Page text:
Saji Thomas, Bhopal
Updated: September 20, 2021 10:04 AM GMT
Christians during a nationwide protest against the violation of their religious and social rights by governments and groups who have been openly threatening minorities in Kolkata, India, on Jan. 20, 2020. (Photo: AFP)
Christians in the central Indian state of Madhya Pradesh have called on India's president to provide protection amid open threats from Hindu activists to demolish their churches.
“Hindu activists mostly from Vishwa Hindu Parishad (VHP--world Hindu Council] have set a deadline to demolish our churches on Sept. 26, alleging they are illegal structures,” said Auxiliary Bishop Paul Muniya of the Protestant Shalom Church based in the state’s Jhabua district, which is dominated by tribal people.
VHP has also issued threats to the indigenous Christians against practicing Christianity and are forcing them to return to Hinduism, he told UCA News on Sept. 20.
“We handed over a memorandum to Indian President Ram Nath Kovind through the district collector on Sept. 17 seeking his urgent intervention to ensure the safety and security of the indigenous Christians,” the prelate said.
Bishop Muniya further alleged that local administrators were siding with the right-wing groups and harassing Christians who make up 4 percent of the one million population in the district, leading to a rise in anti-Christian violence.
Father Maria Stephan, public relations officer of the Catholic Church in Madhya Pradesh, said both the revenue and police administration of the district were biased against Christians.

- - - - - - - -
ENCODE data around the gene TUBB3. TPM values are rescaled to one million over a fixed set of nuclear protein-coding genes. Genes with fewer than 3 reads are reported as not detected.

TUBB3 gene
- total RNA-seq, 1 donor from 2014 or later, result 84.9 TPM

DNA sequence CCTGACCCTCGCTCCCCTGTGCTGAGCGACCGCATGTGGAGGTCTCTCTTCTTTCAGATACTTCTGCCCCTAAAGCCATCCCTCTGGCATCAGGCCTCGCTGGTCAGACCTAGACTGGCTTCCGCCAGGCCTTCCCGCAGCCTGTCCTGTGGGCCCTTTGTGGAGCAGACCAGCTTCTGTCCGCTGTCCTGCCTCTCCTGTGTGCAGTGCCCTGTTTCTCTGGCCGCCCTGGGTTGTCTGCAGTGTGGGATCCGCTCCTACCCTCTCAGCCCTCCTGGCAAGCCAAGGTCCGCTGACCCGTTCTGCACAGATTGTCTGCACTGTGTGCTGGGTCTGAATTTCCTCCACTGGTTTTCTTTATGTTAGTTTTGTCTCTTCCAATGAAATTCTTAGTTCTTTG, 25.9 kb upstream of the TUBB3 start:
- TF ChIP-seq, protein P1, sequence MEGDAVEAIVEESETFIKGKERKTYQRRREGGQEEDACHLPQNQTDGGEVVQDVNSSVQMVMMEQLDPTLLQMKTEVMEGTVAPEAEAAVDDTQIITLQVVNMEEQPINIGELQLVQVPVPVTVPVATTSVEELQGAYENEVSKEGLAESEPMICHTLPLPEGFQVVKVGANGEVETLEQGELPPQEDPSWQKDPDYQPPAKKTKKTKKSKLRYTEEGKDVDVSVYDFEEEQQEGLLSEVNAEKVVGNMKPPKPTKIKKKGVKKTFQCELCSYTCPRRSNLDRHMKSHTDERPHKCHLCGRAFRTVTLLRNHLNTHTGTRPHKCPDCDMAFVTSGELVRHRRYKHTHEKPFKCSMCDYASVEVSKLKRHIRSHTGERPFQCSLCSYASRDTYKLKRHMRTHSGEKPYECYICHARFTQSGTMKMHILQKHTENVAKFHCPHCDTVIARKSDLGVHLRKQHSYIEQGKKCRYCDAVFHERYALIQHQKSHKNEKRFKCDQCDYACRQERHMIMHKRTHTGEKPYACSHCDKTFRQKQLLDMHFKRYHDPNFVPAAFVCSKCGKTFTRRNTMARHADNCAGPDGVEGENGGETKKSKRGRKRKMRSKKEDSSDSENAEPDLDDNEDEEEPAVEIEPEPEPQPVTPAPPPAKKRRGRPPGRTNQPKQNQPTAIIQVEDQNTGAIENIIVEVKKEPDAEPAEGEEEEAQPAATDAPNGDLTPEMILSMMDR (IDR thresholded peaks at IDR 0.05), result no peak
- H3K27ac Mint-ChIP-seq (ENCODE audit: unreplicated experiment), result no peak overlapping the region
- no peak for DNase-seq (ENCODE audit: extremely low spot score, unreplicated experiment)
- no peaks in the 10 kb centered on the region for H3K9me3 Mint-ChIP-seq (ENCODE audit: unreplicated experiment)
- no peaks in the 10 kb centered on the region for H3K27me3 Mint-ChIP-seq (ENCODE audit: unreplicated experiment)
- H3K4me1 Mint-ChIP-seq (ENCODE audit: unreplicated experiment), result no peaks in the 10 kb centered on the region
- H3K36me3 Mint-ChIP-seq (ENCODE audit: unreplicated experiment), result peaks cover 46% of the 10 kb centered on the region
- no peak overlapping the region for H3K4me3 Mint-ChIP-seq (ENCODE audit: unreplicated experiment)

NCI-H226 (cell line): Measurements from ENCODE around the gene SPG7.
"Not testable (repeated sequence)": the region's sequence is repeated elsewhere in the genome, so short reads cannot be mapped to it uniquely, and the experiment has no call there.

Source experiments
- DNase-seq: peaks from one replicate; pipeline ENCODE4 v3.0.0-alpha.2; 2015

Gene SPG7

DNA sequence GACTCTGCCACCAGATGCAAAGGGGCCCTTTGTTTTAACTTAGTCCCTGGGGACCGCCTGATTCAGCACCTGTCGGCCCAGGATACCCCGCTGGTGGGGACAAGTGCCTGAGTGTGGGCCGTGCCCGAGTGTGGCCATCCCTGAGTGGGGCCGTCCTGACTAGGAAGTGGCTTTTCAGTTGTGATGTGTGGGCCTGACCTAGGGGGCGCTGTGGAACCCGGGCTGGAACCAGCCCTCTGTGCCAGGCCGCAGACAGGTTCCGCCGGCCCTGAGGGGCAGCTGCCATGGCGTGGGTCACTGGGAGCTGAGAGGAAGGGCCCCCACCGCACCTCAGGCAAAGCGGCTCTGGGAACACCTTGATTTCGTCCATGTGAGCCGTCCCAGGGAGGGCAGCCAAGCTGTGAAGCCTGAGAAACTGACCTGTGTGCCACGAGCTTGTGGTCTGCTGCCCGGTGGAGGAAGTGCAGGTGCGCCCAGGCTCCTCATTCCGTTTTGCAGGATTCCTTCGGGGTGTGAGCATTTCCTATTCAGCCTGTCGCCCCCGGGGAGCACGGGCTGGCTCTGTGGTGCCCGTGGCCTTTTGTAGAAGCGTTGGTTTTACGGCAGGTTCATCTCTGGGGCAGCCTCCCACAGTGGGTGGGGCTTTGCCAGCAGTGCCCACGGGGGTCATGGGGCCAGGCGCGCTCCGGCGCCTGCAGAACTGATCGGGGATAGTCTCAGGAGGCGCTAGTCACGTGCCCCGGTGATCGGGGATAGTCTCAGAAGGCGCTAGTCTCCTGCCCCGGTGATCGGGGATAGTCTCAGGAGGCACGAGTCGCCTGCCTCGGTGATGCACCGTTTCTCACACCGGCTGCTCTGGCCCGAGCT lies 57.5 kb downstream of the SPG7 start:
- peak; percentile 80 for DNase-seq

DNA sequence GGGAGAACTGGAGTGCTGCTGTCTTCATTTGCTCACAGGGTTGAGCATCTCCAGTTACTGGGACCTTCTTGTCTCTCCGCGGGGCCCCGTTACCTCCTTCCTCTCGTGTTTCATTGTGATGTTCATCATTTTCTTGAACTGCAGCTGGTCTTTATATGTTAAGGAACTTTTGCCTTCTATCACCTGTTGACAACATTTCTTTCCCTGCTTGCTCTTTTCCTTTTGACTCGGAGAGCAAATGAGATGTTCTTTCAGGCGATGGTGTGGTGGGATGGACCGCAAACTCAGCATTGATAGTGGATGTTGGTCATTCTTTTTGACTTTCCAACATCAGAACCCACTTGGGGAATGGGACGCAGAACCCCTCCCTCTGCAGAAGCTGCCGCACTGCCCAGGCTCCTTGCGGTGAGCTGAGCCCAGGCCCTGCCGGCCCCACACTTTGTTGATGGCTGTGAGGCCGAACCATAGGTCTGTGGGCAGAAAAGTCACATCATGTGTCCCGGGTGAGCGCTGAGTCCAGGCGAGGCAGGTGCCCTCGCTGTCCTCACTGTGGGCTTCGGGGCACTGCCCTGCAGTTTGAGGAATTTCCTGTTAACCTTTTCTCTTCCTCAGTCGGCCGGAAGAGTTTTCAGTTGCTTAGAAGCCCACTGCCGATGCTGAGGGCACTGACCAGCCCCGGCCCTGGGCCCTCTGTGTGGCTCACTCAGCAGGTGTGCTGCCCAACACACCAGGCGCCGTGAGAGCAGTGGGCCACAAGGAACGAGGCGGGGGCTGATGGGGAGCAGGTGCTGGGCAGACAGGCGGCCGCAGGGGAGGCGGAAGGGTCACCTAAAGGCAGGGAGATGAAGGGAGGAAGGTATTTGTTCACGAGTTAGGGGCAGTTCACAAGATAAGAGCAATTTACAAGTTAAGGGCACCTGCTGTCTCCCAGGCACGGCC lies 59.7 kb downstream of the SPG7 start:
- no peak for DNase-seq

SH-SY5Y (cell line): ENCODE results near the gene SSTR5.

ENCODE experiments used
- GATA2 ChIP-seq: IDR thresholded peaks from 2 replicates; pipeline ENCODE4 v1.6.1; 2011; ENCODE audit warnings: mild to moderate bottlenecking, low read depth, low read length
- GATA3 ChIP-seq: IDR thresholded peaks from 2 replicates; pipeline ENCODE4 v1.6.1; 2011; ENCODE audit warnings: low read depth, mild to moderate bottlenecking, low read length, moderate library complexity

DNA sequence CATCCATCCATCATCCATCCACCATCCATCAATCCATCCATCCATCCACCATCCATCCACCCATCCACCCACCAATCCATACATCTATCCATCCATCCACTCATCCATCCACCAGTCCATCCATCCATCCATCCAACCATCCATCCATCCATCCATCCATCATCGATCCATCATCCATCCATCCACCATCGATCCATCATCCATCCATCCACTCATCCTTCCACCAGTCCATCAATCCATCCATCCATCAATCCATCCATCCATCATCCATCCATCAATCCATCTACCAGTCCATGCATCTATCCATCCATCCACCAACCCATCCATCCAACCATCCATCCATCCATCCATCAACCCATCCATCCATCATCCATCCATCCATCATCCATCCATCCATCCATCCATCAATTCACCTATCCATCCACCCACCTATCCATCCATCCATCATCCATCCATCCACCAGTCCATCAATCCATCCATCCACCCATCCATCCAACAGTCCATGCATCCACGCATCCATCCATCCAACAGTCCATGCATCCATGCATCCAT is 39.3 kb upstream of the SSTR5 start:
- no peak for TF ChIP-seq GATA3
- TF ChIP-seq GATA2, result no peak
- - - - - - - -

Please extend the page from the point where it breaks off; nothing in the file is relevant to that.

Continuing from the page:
Certain individuals and organizations with right-wing Hindu ideologies have begun openly threatening Christians with the demolition of their churches
“Christians are peace-loving. We are seeking judicial remedies to ensure peace and harmony in our society,” he told UCA News. “Certain individuals and organizations with right-wing Hindu ideologies have begun openly threatening Christians with the demolition of their churches. It is a very dangerous trend.”
On Aug. 26, the district’s additional superintendent of police, in a letter to police stations, issued instructions to assist the VHP drive to close the alleged “illegal” Christian prayer halls and stop so-called religious conversion activities in the district.
Similarly, a district revenue official on Sept. 13 directed Christian priests to present themselves before him and explain the nature of their religious activities on or before Sept. 22. The official also sought details of their appointment as priests and information regarding conversion activities.
The official letter also asked priests to certify if they themselves were converted through allurement or force while threatening to initiate legal proceedings against any illegal conversions, if detected.
“We have no objection to sharing any official details about our work and personnel to the government provided the intention is right,” Father Stephan said while adding that questioning only Christian priests about their activities and choice of religion wasn’t fair.
“Has the administration sought similar information from priests of other religions? It is nothing but an attempt to terrorize minority Christians in the state,” he said.
Father Stephan maintained that there were no conversions through any unlawful means but the choice of religion was a constitutional right of every individual.
Bishop Muniya also questioned the systematic targeting of the Christian community. “If there is an illegal structure, let the administration take action. Why are private individuals and organizations issuing such threats?” he asked.
He also sought to know if “the same yardstick will be applied to other religious structures in the district and the state” and appealed to the state’s governor and chief minister to intervene and diffuse the situation.
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